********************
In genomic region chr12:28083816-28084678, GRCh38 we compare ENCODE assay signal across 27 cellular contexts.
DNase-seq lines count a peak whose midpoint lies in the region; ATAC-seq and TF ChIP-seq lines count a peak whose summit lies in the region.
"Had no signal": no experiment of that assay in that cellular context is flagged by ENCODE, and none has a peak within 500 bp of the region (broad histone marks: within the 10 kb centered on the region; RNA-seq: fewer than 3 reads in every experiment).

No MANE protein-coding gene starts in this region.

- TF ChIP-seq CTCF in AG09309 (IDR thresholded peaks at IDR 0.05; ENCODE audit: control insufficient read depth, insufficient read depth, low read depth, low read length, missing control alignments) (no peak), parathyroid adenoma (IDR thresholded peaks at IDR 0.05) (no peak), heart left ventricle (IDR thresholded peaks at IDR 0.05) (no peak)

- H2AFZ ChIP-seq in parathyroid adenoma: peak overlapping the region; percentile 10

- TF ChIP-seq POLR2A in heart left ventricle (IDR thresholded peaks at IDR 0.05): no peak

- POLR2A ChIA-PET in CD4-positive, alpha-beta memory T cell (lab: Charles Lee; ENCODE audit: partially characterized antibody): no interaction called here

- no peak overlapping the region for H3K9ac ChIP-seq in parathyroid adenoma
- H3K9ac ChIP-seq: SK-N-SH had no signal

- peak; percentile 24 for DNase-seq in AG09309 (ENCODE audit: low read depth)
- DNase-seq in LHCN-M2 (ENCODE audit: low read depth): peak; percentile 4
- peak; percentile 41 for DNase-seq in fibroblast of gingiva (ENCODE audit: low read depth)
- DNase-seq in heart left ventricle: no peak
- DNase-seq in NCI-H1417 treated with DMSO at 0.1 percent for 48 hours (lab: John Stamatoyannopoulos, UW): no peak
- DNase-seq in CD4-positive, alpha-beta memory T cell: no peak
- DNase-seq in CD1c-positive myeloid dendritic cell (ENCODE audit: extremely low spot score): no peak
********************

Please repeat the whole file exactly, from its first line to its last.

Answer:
In genomic region chr12:28083816-28084678, GRCh38 we compare ENCODE assay signal across 27 cellular contexts.
DNase-seq lines count a peak whose midpoint lies in the region; ATAC-seq and TF ChIP-seq lines count a peak whose summit lies in the region.
"Had no signal": no experiment of that assay in that cellular context is flagged by ENCODE, and none has a peak within 500 bp of the region (broad histone marks: within the 10 kb centered on the region; RNA-seq: fewer than 3 reads in every experiment).

No MANE protein-coding gene starts in this region.

- TF ChIP-seq CTCF in AG09309 (IDR thresholded peaks at IDR 0.05; ENCODE audit: control insufficient read depth, insufficient read depth, low read depth, low read length, missing control alignments) (no peak), parathyroid adenoma (IDR thresholded peaks at IDR 0.05) (no peak), heart left ventricle (IDR thresholded peaks at IDR 0.05) (no peak)

- H2AFZ ChIP-seq in parathyroid adenoma: peak overlapping the region; percentile 10

- TF ChIP-seq POLR2A in heart left ventricle (IDR thresholded peaks at IDR 0.05): no peak

- POLR2A ChIA-PET in CD4-positive, alpha-beta memory T cell (lab: Charles Lee; ENCODE audit: partially characterized antibody): no interaction called here

- no peak overlapping the region for H3K9ac ChIP-seq in parathyroid adenoma
- H3K9ac ChIP-seq: SK-N-SH had no signal

- peak; percentile 24 for DNase-seq in AG09309 (ENCODE audit: low read depth)
- DNase-seq in LHCN-M2 (ENCODE audit: low read depth): peak; percentile 4
- peak; percentile 41 for DNase-seq in fibroblast of gingiva (ENCODE audit: low read depth)
- DNase-seq in heart left ventricle: no peak
- DNase-seq in NCI-H1417 treated with DMSO at 0.1 percent for 48 hours (lab: John Stamatoyannopoulos, UW): no peak
- DNase-seq in CD4-positive, alpha-beta memory T cell: no peak
- DNase-seq in CD1c-positive myeloid dendritic cell (ENCODE audit: extremely low spot score): no peak